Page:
These fish can live anywhere from 5 to 15 years with proper care. They need very clean and well-oxygenated water to thrive.

Twig catfish are shy and risk being outcompeted for food. Pair them with equally tempered, slow-swimming species, such as neon tetras, invertebrates, or snails, to ensure they get enough to eat.

Unlike other species of catfish, the hardy twig will readily breed in a community tank.

Males can become territorial when mating and will protect both the eggs and the newly hatched fry. Make sure the fry get plenty of small-sized foods to eat as the loss of fry due to starvation is fairly common.

19. Asian Stone Catfish (Hara jerdoni)

  • Size: 1 inch (2.5 cm)
  • Minimum Tank Size: 15 gal (57 l)
  • Minimum Shoal Size: 3-5
  • Temperature: 72-78°F (22-25.5°C)
  • pH: 6.0-7.2
  • Diet: Small live foods including daphnia and bloodworms.

Asian Stone cats are a perfect nano aquarium fish. They’re small, have a low level of activity, and a lovely rock-like appearance.

Hara jerdoni are very shy catfish, rarely seen out during the day, yet are known to become more confident when kept in groups of 3-5. They can become easily overtaken by larger fish. If you are interested in cohabitation make sure to choose small, unintrusive tankmates.

Being another sensitive fish, stable water conditions are crucial in keeping this species healthy. Any sudden shift in parameters, including oxygen levels, can be hazardous.

Preferring to spend the daylight hours nestled in among the plants, Stone Cat aquariums should be stocked with low-light plants including mosses, java fern, and anubias. It is documented that they prefer sand substrate over the harsher rock and gravel.

20. Bumblebee (Microglanis iheringi)

Bumblebee catfish or Microglanis Iheringion laying down on substrate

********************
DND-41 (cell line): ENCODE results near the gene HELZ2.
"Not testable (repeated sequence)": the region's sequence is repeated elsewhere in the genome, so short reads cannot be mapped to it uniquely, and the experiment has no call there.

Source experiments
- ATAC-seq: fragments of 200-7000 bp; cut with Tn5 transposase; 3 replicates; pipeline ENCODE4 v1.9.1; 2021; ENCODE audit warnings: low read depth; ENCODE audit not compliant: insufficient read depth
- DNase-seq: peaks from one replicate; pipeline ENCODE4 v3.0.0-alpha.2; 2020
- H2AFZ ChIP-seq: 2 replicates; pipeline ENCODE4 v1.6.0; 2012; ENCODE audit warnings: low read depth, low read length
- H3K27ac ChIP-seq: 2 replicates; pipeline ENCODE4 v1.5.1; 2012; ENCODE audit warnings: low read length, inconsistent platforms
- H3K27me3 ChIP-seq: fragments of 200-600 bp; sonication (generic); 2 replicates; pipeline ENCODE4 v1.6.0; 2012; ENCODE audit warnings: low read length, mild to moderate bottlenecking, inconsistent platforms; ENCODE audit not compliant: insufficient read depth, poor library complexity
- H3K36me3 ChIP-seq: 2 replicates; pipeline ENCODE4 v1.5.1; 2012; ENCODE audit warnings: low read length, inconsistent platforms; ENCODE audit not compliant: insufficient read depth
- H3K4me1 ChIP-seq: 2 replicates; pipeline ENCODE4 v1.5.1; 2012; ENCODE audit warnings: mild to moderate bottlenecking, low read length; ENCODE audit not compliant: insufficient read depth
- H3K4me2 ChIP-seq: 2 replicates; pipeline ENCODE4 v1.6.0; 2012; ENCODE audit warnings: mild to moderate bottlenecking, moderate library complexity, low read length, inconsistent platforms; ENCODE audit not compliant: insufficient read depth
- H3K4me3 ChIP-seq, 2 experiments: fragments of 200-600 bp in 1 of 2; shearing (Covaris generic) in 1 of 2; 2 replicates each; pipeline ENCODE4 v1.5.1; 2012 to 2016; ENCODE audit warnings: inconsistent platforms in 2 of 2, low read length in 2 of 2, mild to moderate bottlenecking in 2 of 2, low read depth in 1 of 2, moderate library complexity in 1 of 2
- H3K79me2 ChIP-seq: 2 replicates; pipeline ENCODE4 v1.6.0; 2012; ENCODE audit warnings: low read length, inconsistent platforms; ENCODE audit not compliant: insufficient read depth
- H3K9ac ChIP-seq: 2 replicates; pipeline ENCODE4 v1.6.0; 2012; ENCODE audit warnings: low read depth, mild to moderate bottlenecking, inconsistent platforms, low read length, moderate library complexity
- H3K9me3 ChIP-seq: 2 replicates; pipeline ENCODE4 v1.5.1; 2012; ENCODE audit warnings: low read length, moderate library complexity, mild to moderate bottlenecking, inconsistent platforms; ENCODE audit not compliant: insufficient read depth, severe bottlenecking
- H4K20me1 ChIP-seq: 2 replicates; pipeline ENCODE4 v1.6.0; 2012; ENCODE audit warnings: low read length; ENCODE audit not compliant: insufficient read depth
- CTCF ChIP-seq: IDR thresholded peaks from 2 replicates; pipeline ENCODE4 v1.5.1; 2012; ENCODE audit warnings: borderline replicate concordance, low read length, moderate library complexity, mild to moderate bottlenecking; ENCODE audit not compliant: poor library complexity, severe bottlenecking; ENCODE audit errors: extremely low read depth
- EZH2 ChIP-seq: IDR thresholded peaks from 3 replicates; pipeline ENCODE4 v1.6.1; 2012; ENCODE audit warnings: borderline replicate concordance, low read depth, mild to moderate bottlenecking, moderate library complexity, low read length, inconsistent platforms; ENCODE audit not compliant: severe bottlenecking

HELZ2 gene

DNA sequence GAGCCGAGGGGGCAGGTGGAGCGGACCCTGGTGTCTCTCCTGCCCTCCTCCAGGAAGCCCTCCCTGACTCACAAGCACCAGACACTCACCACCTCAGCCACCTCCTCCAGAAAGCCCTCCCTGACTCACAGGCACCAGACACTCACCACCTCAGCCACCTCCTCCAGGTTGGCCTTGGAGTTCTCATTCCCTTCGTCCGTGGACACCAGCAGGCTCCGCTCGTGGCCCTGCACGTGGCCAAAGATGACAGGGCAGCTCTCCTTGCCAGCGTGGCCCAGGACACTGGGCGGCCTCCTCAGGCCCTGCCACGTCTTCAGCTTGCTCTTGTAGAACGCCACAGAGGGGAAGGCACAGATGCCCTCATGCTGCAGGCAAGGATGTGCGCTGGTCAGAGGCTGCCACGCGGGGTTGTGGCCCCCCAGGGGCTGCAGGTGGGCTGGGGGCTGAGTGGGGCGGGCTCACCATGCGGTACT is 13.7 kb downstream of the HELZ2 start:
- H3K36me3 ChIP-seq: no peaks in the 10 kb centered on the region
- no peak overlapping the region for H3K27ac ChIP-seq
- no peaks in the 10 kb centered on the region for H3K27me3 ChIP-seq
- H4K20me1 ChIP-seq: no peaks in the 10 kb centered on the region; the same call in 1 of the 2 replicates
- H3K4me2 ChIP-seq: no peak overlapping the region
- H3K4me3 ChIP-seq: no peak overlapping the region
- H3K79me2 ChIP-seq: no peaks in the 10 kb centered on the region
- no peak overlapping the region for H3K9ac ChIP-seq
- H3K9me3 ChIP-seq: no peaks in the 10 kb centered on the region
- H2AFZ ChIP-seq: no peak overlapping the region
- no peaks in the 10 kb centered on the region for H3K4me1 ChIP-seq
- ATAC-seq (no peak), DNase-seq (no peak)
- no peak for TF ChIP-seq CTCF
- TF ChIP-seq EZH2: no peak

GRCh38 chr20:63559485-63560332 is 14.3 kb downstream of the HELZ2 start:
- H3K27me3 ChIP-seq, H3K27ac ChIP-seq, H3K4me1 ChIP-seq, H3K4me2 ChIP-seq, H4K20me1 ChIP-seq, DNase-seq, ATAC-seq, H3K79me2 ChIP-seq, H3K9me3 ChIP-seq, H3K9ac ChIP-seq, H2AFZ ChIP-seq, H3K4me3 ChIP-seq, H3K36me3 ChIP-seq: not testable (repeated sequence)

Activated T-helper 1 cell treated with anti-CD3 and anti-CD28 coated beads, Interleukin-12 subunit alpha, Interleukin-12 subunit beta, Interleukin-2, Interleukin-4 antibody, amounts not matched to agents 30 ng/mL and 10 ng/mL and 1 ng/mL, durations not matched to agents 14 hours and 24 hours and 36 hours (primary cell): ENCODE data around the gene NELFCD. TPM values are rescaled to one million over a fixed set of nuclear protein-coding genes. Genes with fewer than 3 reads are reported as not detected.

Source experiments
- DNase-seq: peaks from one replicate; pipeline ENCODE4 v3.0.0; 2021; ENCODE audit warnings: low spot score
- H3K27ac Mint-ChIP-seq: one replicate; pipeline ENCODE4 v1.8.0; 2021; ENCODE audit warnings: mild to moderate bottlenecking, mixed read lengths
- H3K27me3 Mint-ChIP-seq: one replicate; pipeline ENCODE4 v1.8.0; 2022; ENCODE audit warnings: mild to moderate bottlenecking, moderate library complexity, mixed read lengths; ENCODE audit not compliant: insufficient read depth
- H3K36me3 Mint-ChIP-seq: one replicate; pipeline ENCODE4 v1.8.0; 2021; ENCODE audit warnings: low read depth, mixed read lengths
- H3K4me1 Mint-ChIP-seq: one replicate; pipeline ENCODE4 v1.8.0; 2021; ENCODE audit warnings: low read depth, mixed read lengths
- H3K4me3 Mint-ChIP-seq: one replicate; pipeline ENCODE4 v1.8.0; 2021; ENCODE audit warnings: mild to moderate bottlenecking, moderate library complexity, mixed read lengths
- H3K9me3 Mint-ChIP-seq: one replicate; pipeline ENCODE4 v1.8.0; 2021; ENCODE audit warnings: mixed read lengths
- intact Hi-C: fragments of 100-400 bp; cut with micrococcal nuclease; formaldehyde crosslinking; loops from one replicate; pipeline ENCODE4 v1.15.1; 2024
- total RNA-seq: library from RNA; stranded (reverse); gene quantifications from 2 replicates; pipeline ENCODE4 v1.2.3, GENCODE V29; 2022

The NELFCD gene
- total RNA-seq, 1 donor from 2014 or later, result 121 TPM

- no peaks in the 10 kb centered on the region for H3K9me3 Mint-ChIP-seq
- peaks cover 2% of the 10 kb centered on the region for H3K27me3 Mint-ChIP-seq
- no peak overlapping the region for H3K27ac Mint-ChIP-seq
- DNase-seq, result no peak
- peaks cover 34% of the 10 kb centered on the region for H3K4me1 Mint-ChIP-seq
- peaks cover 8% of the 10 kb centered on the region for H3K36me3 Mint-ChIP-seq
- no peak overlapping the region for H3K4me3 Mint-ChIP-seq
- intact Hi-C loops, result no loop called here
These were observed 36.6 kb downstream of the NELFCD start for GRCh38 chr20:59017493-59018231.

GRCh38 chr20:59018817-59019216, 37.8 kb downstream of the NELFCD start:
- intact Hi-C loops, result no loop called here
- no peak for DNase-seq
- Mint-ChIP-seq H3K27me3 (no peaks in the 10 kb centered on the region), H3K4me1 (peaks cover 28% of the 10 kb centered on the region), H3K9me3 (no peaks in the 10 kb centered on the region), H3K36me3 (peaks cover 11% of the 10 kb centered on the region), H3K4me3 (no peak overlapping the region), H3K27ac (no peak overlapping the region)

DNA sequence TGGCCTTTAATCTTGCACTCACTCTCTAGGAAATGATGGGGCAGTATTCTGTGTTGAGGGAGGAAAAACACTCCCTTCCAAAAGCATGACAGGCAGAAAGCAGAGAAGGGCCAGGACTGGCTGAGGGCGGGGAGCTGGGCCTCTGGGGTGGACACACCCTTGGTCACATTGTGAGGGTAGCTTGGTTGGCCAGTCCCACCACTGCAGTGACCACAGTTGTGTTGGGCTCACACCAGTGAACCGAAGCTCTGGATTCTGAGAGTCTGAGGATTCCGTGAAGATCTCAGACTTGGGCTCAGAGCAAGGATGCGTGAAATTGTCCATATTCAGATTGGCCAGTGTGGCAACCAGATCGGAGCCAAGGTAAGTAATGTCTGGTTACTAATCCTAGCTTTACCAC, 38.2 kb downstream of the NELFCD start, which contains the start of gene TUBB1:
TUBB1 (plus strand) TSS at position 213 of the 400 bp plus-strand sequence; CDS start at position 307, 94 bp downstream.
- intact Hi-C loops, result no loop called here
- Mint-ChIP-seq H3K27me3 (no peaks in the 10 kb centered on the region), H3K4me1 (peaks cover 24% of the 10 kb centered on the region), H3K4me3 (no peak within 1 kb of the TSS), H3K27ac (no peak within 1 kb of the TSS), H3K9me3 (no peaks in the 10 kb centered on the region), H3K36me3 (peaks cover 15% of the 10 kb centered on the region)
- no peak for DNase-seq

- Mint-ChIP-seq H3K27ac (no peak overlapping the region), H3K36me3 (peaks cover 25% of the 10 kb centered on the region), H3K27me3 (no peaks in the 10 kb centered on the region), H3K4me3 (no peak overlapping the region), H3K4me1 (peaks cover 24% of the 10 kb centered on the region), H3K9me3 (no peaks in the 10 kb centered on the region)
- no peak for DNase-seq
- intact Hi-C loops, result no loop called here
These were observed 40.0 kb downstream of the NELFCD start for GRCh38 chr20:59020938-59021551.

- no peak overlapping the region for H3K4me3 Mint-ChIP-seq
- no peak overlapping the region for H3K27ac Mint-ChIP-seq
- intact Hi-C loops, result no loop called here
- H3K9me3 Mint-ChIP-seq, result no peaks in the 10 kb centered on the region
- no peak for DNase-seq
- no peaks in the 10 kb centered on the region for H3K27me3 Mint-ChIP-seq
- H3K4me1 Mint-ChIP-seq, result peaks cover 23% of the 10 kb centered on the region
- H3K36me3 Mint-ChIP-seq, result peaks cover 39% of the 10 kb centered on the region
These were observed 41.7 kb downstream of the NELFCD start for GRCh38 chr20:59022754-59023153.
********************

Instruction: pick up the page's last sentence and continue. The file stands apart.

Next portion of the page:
• Size: 3 inches (7.6 cm)
  • Minimum Tank Size: 20 gallons (76 l), add 10 gallons (37 l) for each additional fish
  • Minimum School Size: singly or in small groups
  • Temperature: 70-77°F (21-25°C)
  • pH: 6.5 to 7.5
  • Diet: omnivorous (sinking pellets or wafers, spirulina, blanched vegetables, live or frozen meaty foods)

The bumblebee catfish hails from the northern part of South America. It features the black and yellow banding of its namesake, a forked tail, large barbels, and a wide mouth. They use their large ventral fins to scoot along the substrate and scavenge for food.

This nocturnal species spends most of its time hiding, so you can get away with a smaller tank. Creating ample rocky or driftwood hiding spaces is essential. If your bumblebee cannot hide during the daytime, they will be constantly stressed.

Bumblebees are peaceful and can be paired with species of similar size and temperament. They are not picky and eat anything from algae and plant matter to insects and larvae. Avoid housing them with neon tetras, invertebrates, and fish fry, as your fish may eat them.

This fish lives up to five years, is extremely hardy, and is not susceptible to common freshwater tank ailments if their water is kept clean and well oxygenated.

Closing Thoughts

As a whole, freshwater catfish are excellent fish to keep. The few listed above are just a fraction of catfish available.

No matter the size of your tank or the size of your wallet, there is a catfish for you!